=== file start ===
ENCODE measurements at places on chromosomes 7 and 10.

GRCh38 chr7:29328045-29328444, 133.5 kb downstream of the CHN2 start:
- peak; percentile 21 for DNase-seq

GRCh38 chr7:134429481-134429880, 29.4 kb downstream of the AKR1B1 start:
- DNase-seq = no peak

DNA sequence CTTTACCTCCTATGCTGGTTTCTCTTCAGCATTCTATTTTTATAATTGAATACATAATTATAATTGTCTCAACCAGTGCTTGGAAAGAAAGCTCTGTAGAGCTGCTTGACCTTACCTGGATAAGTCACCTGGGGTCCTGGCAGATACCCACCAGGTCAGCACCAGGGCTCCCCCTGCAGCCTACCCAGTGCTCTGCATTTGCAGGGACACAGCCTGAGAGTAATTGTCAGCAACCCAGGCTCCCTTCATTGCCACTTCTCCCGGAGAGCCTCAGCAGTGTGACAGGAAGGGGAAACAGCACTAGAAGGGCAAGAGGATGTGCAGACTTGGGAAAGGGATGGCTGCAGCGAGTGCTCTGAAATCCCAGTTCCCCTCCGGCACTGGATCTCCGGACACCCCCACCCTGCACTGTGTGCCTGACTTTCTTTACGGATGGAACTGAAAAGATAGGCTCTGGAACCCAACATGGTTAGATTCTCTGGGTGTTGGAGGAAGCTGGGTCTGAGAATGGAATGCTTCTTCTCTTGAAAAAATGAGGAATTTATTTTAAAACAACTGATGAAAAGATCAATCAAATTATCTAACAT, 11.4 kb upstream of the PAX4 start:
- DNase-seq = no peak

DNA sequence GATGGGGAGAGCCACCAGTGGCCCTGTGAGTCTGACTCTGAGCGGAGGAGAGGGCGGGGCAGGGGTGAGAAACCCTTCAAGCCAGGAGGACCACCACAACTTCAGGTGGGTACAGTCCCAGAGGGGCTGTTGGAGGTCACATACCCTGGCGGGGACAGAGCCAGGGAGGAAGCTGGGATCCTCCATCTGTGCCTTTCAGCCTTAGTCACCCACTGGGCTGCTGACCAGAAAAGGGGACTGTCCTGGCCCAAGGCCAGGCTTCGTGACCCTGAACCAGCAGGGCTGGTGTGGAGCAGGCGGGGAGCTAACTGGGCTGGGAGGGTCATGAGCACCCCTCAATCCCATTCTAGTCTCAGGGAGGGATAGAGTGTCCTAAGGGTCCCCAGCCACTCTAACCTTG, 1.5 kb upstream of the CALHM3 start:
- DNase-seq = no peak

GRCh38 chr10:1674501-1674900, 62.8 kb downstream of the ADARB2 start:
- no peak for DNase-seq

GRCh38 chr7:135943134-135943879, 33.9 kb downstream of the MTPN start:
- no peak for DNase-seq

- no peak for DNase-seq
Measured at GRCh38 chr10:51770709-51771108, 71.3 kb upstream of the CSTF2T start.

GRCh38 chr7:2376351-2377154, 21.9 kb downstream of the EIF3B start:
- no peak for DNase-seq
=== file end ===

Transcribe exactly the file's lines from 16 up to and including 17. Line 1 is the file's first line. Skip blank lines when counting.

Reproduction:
GRCh38 chr7:2376351-2377154, 21.9 kb downstream of the EIF3B start:
- no peak for DNase-seq